8. Add usable information to your exception: When exception is thrown, it should hold usable and detailed information which helps the handler to recover from it, or the developer to fix it. Common information would be: the exact location of the error in the code + line number, the business scenario which caused the error in addition to the values of the parameters that contributed to the exception.
  9. Closing resources: it is a common practice that each class who catches an exception should close the opened resources that it knows about in the finally block regardless if it handles or propagates it, since resources can halt the system if remain opened.
  10. Exceptions shouldn’t break object’s state: Generally speaking, a failed method invocation should leave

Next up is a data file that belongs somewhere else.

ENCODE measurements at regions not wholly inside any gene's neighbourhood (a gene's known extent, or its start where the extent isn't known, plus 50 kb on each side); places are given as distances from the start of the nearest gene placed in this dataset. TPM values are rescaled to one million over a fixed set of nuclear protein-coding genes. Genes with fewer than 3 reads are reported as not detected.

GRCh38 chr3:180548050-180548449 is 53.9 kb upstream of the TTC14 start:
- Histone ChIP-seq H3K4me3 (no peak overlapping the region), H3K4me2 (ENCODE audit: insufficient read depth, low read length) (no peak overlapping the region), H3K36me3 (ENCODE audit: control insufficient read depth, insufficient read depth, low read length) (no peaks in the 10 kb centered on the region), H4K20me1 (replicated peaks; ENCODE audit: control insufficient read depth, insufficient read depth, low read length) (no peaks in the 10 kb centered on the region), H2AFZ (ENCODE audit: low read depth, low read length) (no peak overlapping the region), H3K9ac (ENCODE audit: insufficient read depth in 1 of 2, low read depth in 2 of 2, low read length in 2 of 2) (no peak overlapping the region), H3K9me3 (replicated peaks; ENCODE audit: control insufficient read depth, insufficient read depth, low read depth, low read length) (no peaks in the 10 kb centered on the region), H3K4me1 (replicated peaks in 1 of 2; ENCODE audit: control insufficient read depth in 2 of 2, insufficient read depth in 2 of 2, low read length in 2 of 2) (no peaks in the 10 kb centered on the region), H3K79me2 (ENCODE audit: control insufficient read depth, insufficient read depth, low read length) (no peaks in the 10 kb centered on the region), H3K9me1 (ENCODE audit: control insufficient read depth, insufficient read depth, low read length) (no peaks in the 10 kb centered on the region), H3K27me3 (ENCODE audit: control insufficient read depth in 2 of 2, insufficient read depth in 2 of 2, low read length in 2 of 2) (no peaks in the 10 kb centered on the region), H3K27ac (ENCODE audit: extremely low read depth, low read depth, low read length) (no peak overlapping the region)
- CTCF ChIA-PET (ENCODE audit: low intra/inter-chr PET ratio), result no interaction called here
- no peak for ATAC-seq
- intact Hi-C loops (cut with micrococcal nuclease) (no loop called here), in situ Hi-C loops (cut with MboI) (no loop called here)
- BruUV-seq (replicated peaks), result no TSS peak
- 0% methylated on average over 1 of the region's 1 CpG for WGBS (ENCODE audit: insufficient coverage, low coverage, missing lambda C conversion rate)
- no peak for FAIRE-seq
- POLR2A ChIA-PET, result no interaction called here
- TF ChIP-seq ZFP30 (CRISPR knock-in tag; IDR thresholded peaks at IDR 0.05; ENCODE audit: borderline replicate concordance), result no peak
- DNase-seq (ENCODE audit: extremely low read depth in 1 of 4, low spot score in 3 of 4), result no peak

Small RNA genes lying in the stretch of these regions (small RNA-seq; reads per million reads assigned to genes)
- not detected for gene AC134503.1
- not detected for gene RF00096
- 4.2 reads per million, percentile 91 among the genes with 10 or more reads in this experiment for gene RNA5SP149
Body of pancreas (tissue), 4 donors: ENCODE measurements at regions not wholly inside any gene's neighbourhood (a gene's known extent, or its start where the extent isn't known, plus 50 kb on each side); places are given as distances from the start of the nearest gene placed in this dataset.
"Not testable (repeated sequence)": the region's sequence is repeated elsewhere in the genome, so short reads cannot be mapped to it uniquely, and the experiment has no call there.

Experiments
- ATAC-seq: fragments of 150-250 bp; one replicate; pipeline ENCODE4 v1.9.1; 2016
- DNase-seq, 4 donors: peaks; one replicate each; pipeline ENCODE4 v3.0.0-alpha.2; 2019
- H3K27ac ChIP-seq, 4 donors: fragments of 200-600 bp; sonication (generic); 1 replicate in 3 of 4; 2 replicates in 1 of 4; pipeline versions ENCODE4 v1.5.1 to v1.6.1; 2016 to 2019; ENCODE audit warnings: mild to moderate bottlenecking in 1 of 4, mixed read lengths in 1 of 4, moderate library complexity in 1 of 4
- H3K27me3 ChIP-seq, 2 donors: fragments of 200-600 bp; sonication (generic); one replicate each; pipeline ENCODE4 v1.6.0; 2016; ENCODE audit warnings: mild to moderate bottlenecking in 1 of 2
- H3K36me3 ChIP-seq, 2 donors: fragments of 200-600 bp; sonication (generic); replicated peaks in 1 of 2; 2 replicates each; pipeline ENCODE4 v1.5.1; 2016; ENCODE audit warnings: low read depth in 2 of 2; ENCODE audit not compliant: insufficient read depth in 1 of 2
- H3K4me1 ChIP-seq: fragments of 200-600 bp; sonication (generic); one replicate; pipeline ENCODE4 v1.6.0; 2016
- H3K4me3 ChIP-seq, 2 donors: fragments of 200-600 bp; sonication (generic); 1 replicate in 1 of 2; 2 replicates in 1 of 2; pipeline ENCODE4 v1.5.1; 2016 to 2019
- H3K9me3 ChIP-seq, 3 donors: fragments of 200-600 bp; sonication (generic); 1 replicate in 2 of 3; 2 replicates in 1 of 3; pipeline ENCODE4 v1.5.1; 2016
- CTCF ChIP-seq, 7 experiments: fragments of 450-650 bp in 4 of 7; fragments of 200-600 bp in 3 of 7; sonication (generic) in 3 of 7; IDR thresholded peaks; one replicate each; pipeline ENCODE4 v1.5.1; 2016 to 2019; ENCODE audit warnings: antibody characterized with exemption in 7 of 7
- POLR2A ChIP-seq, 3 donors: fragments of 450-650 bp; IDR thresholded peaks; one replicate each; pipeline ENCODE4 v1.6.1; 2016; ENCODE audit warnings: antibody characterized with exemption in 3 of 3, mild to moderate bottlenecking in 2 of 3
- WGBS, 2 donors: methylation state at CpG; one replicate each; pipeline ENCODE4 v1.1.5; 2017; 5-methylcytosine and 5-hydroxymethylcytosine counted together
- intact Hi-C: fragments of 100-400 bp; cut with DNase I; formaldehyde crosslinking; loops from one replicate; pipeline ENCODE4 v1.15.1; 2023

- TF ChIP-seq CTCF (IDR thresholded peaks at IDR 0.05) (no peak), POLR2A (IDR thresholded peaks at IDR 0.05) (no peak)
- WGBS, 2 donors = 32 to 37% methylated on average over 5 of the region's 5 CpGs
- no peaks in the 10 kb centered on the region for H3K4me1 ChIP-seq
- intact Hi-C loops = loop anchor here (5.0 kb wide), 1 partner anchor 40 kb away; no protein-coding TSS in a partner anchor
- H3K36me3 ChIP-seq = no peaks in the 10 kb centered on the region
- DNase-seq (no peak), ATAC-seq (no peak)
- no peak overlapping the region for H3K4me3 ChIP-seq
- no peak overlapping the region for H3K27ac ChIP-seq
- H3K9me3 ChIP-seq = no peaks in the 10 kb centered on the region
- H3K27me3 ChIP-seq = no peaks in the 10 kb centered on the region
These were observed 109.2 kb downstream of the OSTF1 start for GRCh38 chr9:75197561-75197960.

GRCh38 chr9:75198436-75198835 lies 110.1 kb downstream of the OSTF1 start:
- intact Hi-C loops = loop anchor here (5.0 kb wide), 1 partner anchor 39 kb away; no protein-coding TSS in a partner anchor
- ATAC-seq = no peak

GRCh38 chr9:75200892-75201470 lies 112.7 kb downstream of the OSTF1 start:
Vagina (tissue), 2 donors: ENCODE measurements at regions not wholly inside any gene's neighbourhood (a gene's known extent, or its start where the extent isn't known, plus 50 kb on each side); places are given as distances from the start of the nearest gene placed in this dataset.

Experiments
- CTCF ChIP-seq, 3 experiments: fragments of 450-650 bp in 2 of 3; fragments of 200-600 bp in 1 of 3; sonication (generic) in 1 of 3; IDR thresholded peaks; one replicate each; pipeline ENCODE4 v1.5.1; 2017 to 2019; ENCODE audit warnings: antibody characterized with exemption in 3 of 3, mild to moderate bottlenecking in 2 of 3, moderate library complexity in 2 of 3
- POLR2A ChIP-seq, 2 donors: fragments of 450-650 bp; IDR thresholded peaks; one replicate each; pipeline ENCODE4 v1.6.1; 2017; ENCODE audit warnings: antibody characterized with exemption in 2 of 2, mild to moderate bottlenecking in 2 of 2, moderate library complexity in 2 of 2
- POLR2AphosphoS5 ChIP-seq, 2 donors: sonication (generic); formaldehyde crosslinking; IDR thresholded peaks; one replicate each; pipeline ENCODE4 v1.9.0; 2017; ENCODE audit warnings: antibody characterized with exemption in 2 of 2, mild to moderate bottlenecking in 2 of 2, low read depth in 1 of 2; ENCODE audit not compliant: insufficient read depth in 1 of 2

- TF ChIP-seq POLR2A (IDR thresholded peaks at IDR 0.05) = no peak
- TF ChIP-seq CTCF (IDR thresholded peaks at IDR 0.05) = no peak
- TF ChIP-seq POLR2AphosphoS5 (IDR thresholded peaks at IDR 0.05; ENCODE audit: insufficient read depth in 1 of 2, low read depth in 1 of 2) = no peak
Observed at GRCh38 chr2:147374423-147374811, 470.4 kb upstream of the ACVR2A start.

the object in the state that it was in prior to the invocation. The common way to achieving failure atomicity is to order the computation so that any part that may fail takes place before any part that modifies the object.
  11. Either survive or shut down: When an exception occurs, the application either survives and continues to process requests OR shuts down gracefully, in both ways the error should be logged and the required parties should be notified. If the error causing the exception is so severe that the application cannot survive e.g. required configuration file is missing, the application must shut down gracefully.

That’s the common techniques that i personally use when handling exceptions, i hope you liked it and learned something from it. Should you have any other techniques, please share them with me in the comments section below.

 

Hussein Terek

Founder of programmergate.com, I have a passion in software engineering and everything related to java environment.